The door laughed open at last to allow in the young Caldwyn Brynmor and his friends, as prompt in their arrival as ever. Instead of taking their usual table in the corner, the three of them headed to pull up stools at the bar.
‘Evening, Mister Brynmor.’ Terry picked up a pint glass to polish, sure he’d need it. ‘Glad you could stop by before your holiday. Is it still just the three of you?’
‘Doyle’s not coming,’ said one of Brynmor’s friends, a slender girl of average height, choppy dark hair, and severe features one would describe as striking, but struggle to call pretty. She sounded dismissive and disinterested, but in Terry’s experience, she always did. ‘Maybe at Christmas.’
‘I doubt it,’ said the final member. He was the tallest of them, with fastidiously neat blond hair at the top of his lofty, wiry frame, piercing blue eyes peering from behind his glasses.
‘He keeps promising since last year,’ the more solidly built Cal Brynmor grunted, running a hand through his bristly dark hair. ‘I’m not holding my breath.’
Terry nodded, like a landlord was supposed to - as if he really cared. Idle curiosity alone didn’t take him too far. ‘Drinks?’ he prompted instead. He knew the trio were only seventeen, and they knew he knew, but this was a country pub. They drank, they behaved, and better here than out on the streets. And, truth be told, you didn’t challenge the odd people in Kittering.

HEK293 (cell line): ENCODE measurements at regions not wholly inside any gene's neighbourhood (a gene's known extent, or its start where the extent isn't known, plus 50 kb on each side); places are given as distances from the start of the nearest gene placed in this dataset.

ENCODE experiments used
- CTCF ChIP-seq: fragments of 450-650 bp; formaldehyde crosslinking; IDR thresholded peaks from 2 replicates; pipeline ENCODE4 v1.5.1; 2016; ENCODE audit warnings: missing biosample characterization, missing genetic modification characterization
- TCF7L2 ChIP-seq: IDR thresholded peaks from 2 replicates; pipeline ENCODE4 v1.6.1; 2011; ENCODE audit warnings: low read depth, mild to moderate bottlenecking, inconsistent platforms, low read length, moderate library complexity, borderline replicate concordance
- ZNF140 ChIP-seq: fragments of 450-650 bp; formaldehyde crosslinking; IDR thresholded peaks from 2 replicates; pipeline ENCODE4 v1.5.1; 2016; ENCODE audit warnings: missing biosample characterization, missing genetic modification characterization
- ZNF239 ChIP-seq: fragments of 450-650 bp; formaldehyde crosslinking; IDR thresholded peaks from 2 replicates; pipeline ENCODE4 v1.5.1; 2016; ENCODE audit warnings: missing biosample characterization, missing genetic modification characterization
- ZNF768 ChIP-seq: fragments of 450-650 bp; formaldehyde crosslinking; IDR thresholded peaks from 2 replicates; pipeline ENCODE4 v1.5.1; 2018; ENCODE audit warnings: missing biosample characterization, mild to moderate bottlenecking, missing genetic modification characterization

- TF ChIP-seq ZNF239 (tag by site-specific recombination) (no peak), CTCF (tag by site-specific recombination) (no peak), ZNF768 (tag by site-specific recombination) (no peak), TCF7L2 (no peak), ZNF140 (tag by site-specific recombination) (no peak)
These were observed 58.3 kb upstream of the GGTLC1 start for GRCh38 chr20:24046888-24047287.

‘I’ll have a Guinness,’ said Cal, still lost in frowning ruminations on his friend’s absence.
‘Right you are. Mister Grey, Miss Cole?’
Tobias Grey and Tanith Cole - what was it with these people, they all had dodgy names - glanced at each other before the tall boy gestured to her to order first. ‘Vodka and orange,’ she said, enunciating it a little too clearly, like she thought he was simple.
‘Cider,’ said Tobias.
Terry sighed. ‘We have several ciders -’
‘Which is the local one?’
‘I don’t stock Derbyshire cider.’ This one was trouble. He insisted on sampling anything and everything, and always had a slew of questions. Terry normally liked people who took an interest in their drink, but anyone who thought Derbyshire cider might be worth drinking obviously wasn’t paying attention in the first place. ‘We have the usual brands and then there’s a Herefordshire press -’